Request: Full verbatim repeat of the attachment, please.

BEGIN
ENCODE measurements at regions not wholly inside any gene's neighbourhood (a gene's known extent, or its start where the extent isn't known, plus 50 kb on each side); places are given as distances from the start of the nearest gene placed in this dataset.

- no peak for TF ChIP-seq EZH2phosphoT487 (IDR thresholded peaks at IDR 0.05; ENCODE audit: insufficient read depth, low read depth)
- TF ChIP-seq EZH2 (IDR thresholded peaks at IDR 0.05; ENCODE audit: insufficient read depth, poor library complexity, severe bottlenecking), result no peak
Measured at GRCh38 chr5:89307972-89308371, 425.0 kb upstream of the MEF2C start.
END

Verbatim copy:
ENCODE measurements at regions not wholly inside any gene's neighbourhood (a gene's known extent, or its start where the extent isn't known, plus 50 kb on each side); places are given as distances from the start of the nearest gene placed in this dataset.

- no peak for TF ChIP-seq EZH2phosphoT487 (IDR thresholded peaks at IDR 0.05; ENCODE audit: insufficient read depth, low read depth)
- TF ChIP-seq EZH2 (IDR thresholded peaks at IDR 0.05; ENCODE audit: insufficient read depth, poor library complexity, severe bottlenecking), result no peak
Measured at GRCh38 chr5:89307972-89308371, 425.0 kb upstream of the MEF2C start.